both cases, I did not attempt to download or install anything, I did not give permission for installation, and I had firewalls and AV products active at the time, along with "supposed" popup blockers, and I was not doing or visiting anything "shady" that I
shouldn't have been. Yet all of this did nothing to stop these incidents from occurring.

Point is, IE is simply allowing way to much damage to occurr with little or no action on the end-users part. It should never allow something to be installed on my system without my explicit permission. I do not understand how this has happened, as I didn
't think it was even possible for things like this to occurr without me doing SOMETHING to initiate it. If clicking on a web link is all it takes, then quite clearly the IE browser is useless.

So now I'm back to using Firefox. We'll see how this goes. In any event, MS needs to completely redesign it's security model for this thing, as right now I wouldn't trust it to go to MS's own website.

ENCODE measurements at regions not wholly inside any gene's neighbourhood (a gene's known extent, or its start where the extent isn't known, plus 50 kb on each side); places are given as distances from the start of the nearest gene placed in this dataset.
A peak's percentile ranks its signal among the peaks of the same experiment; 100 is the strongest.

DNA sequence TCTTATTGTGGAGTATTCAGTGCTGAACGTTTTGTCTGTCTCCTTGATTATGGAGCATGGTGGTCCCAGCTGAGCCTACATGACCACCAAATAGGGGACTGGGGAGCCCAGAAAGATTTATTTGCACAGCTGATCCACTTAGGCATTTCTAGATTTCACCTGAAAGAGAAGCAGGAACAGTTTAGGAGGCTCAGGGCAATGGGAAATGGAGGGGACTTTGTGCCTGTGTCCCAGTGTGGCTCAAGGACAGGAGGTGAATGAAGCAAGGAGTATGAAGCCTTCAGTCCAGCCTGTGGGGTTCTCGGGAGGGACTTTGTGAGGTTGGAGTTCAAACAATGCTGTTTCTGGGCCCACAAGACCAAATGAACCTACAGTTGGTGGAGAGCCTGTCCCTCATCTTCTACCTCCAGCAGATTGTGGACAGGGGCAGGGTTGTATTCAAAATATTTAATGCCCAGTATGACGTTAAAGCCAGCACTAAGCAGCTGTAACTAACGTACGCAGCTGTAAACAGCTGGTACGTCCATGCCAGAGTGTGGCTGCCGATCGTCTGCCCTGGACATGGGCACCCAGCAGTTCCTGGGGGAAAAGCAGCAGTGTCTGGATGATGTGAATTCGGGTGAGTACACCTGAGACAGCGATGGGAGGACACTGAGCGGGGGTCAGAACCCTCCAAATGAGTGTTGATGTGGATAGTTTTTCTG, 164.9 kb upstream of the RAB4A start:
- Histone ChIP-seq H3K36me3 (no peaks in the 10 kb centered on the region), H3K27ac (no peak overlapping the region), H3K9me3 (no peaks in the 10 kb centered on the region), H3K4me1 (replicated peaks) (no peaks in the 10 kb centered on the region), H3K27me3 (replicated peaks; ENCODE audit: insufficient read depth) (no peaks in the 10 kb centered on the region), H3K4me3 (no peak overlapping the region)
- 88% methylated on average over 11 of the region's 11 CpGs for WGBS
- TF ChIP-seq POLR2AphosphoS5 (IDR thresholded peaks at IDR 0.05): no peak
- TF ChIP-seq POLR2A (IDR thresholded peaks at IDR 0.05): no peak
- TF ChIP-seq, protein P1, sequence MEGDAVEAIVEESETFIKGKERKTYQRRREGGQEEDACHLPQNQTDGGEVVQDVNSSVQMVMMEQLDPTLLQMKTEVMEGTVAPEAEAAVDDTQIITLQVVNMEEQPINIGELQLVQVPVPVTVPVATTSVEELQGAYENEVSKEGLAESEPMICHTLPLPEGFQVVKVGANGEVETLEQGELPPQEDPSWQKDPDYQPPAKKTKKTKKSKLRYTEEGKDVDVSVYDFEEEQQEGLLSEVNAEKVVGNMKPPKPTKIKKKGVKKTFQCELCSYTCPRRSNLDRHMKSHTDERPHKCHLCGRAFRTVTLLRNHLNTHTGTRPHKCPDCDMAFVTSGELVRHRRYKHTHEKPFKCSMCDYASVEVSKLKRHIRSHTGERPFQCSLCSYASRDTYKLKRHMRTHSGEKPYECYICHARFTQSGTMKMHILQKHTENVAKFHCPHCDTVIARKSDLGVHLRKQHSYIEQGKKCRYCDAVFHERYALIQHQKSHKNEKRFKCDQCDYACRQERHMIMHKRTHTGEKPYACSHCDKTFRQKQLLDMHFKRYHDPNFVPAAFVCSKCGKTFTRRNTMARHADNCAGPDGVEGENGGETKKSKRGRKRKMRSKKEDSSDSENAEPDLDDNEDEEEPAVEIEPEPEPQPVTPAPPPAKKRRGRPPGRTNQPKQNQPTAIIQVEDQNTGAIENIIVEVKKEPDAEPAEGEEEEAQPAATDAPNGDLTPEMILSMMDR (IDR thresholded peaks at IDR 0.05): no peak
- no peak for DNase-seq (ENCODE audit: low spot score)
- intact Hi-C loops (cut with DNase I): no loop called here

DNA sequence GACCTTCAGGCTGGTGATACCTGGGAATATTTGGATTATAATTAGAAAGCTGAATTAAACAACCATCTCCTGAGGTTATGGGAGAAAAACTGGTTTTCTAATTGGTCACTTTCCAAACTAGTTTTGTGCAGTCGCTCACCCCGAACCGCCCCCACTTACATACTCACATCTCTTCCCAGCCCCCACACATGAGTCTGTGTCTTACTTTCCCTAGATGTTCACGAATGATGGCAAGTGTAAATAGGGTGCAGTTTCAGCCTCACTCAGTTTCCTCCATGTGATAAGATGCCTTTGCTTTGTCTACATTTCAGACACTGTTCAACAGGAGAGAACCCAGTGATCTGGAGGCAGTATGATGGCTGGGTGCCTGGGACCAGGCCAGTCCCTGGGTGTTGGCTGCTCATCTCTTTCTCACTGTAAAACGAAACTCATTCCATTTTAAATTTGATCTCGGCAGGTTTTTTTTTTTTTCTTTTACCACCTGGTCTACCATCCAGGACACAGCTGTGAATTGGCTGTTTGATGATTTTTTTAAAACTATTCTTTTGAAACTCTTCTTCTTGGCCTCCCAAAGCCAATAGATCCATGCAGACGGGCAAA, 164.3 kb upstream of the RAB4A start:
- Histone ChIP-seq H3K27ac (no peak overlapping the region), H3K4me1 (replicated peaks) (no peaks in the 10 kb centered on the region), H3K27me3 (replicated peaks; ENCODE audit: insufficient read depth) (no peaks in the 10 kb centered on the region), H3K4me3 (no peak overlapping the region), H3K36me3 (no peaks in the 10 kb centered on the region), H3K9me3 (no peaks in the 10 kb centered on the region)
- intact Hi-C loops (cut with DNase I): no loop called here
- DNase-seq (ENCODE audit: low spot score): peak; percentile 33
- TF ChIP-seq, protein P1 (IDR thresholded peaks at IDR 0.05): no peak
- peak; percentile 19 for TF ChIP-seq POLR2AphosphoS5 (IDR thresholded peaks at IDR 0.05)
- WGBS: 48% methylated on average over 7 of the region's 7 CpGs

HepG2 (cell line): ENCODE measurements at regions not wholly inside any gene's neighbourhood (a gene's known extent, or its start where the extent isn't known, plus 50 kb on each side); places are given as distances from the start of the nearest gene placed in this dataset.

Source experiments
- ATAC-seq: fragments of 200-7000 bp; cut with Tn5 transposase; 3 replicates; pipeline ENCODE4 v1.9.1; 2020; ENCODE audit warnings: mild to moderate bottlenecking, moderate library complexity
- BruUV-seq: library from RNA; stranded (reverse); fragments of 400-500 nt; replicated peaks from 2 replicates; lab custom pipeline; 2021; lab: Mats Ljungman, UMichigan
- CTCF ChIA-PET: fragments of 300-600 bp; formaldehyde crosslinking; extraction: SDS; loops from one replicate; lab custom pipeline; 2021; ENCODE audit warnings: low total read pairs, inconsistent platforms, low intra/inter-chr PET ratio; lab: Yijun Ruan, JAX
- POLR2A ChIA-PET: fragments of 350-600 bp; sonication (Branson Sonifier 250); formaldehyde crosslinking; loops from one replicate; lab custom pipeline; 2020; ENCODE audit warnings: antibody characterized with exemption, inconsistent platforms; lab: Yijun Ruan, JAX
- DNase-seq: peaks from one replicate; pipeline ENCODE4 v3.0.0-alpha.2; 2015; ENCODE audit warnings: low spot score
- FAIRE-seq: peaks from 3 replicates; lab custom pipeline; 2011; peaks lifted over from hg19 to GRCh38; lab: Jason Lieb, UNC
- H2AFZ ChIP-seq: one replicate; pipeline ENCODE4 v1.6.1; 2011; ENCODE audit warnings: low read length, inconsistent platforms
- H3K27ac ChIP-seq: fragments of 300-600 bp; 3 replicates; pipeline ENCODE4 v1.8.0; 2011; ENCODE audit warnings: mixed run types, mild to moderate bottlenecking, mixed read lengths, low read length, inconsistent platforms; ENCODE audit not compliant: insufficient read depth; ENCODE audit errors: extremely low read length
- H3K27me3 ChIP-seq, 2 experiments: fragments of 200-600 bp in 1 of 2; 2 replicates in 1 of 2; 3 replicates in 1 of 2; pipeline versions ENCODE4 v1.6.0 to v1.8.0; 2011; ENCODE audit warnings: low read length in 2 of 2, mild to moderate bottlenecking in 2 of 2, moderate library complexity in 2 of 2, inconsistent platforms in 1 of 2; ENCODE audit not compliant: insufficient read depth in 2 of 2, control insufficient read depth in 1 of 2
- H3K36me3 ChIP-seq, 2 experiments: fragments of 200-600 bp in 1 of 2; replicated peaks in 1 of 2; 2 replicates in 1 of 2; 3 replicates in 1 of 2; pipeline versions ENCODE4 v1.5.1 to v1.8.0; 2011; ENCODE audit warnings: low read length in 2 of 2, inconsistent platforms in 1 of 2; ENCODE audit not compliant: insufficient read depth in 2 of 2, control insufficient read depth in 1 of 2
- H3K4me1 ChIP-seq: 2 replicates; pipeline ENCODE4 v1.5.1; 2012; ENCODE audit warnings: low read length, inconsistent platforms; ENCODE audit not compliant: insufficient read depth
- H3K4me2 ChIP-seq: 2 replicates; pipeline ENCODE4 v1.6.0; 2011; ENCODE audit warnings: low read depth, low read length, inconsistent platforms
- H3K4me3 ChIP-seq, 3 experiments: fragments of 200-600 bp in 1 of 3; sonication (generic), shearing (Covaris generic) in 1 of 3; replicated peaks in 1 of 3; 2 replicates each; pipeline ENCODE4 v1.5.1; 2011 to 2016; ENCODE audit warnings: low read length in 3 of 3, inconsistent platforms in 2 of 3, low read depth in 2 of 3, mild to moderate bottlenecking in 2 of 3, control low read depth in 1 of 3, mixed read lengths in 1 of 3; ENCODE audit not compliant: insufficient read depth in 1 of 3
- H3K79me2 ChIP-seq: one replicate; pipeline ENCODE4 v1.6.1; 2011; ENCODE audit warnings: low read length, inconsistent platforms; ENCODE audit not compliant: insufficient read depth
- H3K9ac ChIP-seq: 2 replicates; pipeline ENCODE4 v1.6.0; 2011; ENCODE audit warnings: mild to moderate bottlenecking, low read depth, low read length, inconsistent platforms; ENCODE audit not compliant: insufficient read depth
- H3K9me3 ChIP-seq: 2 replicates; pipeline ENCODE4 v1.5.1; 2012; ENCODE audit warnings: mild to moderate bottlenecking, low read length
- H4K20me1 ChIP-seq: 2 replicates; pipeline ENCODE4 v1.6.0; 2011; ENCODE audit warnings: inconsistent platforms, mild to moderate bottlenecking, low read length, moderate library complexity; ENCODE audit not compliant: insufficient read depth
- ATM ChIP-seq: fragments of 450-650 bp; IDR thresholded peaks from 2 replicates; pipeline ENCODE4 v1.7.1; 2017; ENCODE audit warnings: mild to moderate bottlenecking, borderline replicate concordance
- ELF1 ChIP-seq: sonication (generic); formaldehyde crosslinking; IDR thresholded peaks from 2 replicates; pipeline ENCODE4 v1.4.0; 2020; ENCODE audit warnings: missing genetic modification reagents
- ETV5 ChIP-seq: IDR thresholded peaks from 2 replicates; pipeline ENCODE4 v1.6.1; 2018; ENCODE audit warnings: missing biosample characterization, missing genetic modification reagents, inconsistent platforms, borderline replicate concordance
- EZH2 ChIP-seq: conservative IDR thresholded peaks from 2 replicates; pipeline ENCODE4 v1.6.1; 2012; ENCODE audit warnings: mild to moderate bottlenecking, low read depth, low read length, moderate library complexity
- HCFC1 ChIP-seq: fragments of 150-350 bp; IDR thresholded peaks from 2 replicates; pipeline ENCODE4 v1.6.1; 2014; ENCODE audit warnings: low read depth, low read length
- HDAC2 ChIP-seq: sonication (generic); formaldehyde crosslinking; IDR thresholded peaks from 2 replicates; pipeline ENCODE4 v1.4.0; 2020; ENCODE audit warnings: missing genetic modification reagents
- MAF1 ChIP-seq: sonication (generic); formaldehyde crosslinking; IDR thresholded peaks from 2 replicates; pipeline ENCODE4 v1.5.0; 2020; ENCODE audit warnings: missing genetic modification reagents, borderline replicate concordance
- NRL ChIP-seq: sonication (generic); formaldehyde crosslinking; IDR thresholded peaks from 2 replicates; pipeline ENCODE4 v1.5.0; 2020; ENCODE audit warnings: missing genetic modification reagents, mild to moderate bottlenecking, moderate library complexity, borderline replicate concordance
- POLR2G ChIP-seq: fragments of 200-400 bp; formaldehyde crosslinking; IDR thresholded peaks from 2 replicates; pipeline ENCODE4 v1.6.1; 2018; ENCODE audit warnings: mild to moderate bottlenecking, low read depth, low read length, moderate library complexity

This is going to be quite a post, but here goes nothing:

I am running Windows 7 Pro 64-bit with SP1 installed, and until yesterday it was working fairly well. As many of you may know, yesterday was April Fool's Day, and I'm afraid my computer played quite the joke on me! It was business as usual, and I was dragging a folder to the Recycle Bin when my desktop icons suddenly vanished. I decided to try a few basic troubleshooting tips to correct this: I disabled and re-enabled the "Show Desktop Icons" option, I changed my theme a couple of times, I set my desktop icons to default, and I rebooted the computer. However, nothing seemed to work. I knew the icons were still there, because I saw them in my Desktop folder, and my taskbar and Start menu were fine. The only way I could make the icons reappear was to use the trusty Winkey+ P, and switch the display option from "Computer Only" to "Parallel" or "Duplicate."

Running out of ideas, I quickly jumped online and searched our incredibly helpful forum. I found another post which suggested rebuilding the icon cache. I entered in the following commands verbatim in an elevated command prompt:

taskkill /IM explorer.exe /F